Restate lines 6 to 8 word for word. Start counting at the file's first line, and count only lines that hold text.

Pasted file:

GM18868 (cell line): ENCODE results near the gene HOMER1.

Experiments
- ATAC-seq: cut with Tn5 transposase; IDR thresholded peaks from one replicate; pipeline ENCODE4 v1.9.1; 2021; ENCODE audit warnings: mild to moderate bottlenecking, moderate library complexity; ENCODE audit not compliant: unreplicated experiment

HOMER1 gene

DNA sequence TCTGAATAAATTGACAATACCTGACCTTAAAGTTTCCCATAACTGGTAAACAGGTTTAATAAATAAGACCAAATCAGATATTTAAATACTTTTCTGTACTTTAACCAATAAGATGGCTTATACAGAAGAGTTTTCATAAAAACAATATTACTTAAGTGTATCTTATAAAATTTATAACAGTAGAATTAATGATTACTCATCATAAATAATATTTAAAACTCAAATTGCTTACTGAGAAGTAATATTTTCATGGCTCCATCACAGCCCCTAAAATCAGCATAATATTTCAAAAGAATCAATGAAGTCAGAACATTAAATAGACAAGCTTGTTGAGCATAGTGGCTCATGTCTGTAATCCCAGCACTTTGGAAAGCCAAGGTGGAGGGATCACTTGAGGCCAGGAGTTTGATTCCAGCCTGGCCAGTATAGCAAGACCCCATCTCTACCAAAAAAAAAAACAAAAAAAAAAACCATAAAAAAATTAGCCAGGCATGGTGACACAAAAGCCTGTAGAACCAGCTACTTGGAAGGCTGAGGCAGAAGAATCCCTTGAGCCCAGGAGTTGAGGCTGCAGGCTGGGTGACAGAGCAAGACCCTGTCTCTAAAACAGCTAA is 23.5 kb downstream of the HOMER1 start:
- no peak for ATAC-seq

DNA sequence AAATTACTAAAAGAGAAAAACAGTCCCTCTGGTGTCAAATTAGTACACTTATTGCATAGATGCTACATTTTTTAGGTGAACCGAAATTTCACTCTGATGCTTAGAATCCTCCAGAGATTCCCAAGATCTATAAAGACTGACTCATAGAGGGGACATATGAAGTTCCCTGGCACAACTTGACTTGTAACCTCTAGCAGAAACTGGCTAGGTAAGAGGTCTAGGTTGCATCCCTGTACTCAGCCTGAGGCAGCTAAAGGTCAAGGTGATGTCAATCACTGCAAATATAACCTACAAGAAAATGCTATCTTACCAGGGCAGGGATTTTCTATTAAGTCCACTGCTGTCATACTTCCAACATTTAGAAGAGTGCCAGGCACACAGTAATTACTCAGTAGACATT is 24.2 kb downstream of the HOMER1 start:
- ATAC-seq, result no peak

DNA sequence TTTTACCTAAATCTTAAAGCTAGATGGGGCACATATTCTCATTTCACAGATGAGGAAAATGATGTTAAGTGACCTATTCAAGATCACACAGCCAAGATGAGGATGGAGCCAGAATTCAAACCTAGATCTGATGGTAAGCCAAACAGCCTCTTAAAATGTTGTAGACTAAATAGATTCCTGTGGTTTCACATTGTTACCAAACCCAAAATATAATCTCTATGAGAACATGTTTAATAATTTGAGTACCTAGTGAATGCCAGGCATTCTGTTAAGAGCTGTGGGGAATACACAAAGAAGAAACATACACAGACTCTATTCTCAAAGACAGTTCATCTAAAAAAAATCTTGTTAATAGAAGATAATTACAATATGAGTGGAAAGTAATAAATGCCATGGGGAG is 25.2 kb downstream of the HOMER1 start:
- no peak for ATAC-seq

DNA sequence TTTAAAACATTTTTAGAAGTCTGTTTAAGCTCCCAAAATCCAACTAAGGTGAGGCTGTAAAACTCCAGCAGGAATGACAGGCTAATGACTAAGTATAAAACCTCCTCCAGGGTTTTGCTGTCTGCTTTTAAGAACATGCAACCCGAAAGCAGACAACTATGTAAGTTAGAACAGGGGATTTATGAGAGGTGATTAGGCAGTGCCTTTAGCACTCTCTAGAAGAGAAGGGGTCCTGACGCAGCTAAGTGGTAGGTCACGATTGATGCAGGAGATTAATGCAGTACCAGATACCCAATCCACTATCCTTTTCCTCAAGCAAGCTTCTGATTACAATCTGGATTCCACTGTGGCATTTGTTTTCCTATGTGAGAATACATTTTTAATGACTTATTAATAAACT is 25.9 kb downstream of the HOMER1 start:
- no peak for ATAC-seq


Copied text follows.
- no peak for ATAC-seq

DNA sequence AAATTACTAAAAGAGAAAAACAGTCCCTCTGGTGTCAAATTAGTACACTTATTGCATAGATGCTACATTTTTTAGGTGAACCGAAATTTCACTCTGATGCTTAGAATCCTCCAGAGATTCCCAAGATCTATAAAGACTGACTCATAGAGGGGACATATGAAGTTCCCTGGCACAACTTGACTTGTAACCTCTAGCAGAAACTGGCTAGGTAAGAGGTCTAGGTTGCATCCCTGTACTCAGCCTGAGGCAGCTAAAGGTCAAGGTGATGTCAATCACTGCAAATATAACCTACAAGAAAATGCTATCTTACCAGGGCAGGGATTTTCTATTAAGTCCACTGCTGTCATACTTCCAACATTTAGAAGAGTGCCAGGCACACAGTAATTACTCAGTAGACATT is 24.2 kb downstream of the HOMER1 start:
- ATAC-seq, result no peak